As a project manager and freelance writer, I’ve worked with numerous brands that wanted content within a specific readability range. Those companies often use Flesch reading ease scores or Flesch-Kincaid reading levels, which are text analysis tools included in word processors. They’re also readily available online. It’s not uncommon for clients to ask for all content at a 6th or 8th grade reading level, and they use Flesch-based tools to verify writers meet those requirements.
And I think it can be a huge mistake for some brands.
Yes, readability is obviously critical to content marketing success. But hamstringing content writers with potentially arbitrary rules verified by inaccurate measurement tools can impede your success.
Here’s a look at exactly what Flesch scoring is about, how you should (or shouldn’t use it) and some other steps you can take to ensure user-friendly content.
Your content’s reading scores are important, but they shouldn’t hamstring the #writing process.
What Are the Flesch Readability Scores?
A variety of reading level formulas exist, but the most common I’ve seen used in content marketing are the Flesch reading ease and Flesch-Kincaid reading level calculations.
The Flesch Reading Ease Score
The Flesch reading ease score is based on the average length of sentences and number of syllables per word. The formula is:
206.835 – (1.015 x average sentence length) – (84.6 x average syllables per word)
The higher the score, the easier the content is to read. Scores from 90 to 100 are typically easy for 5th graders to understand, while scores between 0 and 30 indicate you need a college degree (or industry expertise) to understand content.
The Flesch-Kincaid Reading Level Score
This calculation provides an actual reading level for your content, again based on the average sentence length and average syllables per word. The formula is:
(0.39 x average sentence length) + (11.8 x average syllables per word) – 15.59
The results are a number, such as 8.2 or 14.7, which tells you where the content supposedly falls with regard to reading level. Someone who reads and comprehends at an 8th grade level should be able to understand a document with a Flesch-Kincaid reading level score up to 8.9.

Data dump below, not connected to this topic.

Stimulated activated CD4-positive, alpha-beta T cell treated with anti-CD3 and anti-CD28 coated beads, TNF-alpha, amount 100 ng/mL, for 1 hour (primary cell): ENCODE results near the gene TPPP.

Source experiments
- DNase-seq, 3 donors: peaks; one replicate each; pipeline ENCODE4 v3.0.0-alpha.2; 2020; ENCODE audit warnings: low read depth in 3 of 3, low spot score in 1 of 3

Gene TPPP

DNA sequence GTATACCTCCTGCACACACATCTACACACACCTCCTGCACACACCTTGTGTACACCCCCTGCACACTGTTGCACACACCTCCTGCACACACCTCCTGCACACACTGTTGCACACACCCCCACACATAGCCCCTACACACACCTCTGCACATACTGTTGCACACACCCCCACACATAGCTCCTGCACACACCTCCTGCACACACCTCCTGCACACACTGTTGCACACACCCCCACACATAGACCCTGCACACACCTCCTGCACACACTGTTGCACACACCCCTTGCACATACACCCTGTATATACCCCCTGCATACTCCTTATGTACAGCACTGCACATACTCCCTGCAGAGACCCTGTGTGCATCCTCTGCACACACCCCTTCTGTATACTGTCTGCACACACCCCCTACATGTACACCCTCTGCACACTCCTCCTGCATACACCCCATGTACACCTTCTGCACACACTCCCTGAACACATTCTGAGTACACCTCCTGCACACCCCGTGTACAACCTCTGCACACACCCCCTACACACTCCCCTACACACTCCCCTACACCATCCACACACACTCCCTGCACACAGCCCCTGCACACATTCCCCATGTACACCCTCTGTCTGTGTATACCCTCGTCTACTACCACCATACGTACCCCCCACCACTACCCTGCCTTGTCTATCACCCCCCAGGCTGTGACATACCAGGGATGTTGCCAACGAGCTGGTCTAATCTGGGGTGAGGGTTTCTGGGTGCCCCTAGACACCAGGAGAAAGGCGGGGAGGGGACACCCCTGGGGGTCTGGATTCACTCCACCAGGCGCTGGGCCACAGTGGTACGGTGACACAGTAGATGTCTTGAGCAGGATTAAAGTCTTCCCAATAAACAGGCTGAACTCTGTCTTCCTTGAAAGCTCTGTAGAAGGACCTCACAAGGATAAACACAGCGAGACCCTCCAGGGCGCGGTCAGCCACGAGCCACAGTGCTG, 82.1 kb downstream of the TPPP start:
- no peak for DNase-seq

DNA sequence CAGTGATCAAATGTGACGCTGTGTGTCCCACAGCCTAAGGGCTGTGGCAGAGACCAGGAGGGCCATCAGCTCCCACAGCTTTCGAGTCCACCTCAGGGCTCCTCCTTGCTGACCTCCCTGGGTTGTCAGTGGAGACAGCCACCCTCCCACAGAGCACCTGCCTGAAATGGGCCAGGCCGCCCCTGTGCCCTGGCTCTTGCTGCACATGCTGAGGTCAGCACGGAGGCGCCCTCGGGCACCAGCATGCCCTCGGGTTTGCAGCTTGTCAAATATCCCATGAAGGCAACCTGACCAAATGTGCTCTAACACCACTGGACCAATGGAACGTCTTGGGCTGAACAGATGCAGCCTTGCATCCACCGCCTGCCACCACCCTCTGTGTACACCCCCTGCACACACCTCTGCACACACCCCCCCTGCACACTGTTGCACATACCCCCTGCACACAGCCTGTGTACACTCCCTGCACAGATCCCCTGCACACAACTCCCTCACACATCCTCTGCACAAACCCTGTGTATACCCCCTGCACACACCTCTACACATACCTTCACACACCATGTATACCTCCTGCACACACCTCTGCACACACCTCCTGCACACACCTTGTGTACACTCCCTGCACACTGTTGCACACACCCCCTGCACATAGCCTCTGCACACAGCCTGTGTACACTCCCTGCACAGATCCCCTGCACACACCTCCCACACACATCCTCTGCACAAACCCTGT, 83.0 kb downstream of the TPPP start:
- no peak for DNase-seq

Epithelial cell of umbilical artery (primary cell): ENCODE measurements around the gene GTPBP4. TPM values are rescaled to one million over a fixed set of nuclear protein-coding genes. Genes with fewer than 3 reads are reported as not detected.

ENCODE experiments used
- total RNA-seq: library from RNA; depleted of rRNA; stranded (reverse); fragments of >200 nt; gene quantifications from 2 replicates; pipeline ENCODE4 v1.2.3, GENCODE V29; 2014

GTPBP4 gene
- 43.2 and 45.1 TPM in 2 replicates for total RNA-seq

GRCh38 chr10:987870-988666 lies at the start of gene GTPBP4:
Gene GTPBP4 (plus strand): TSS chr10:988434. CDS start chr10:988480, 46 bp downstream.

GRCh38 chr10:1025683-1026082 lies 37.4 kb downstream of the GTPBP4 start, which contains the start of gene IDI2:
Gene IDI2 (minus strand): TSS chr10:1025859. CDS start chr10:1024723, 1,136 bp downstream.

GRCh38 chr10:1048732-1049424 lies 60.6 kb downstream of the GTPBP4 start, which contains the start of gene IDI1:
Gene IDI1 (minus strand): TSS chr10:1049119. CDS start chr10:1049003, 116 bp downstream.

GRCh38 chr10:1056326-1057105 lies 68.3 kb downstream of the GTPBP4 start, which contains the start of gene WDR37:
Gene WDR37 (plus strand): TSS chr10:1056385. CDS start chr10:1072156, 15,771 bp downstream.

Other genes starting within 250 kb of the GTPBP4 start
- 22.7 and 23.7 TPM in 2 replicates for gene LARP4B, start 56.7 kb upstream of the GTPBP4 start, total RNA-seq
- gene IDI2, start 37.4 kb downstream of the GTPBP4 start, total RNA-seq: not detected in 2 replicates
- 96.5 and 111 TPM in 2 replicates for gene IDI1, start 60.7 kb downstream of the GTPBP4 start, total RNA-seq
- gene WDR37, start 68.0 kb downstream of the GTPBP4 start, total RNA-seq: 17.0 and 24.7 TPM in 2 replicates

The So-Called Best Practices and Why Reading Level Can’t Be a Hard Boundary
Most content marketers with a specific recommendation on this topic say to aim for an 8th grade reading level.
And that’s fine — you can do a lot more with an 8th grade reading level than you might think. But some brands are taking that “best practice” recommendation and making it a boundary, which is cutting off the legs of their content.
Here are three reasons you can’t set a hard stop on reading levels and expect consistent quality.
1. The formulas aren’t always accurate when you consider the function of content.
The formulas don’t take mitigating factors into consideration, such as vocabulary words. Consider this short science article from Highlights online magazine for kids. It’s 146 words, including the title, and scores a 7.6 on the Flesch-Kincaid reading grade level.
The magazine itself is for ages 6 to 12, so is this article only for its very oldest readers? Probably not; it’s scoring a bit high in part because of the word helium. It’s three syllables and appears eight times in the short piece, bringing up the average syllables per word substantially. There are only 16 total words with three syllables; the rest are all one or two syllables.
I replaced “helium” with the word “stuff,” bringing the Flesch-Kincaid reading level down to 6.3. That’s over a grade level just by changing one word.
In the real-world, a 6th grader could read this content even with the word helium in it, because the purpose of the content is to teach what helium is.
You can also see that the shorter the content, the more inaccuracy you might have. In a 50-word product description, a few brand-specific words or names could skew reading level extensively.
You can’t set a hard stop on reading levels and expect consistent quality in your #content. #Flesch
2. You can’t always create audience-appropriate content at a very low reading level.
Here’s where a lot of industry insiders might disagree. “It’s just that you need a good writer,” they say, and more than one blog points to Ernest Hemmingway’s The Old Man and the Sea as an example (possibly on the heels of industry influencer Shane Snow, who did this analysis in 2015).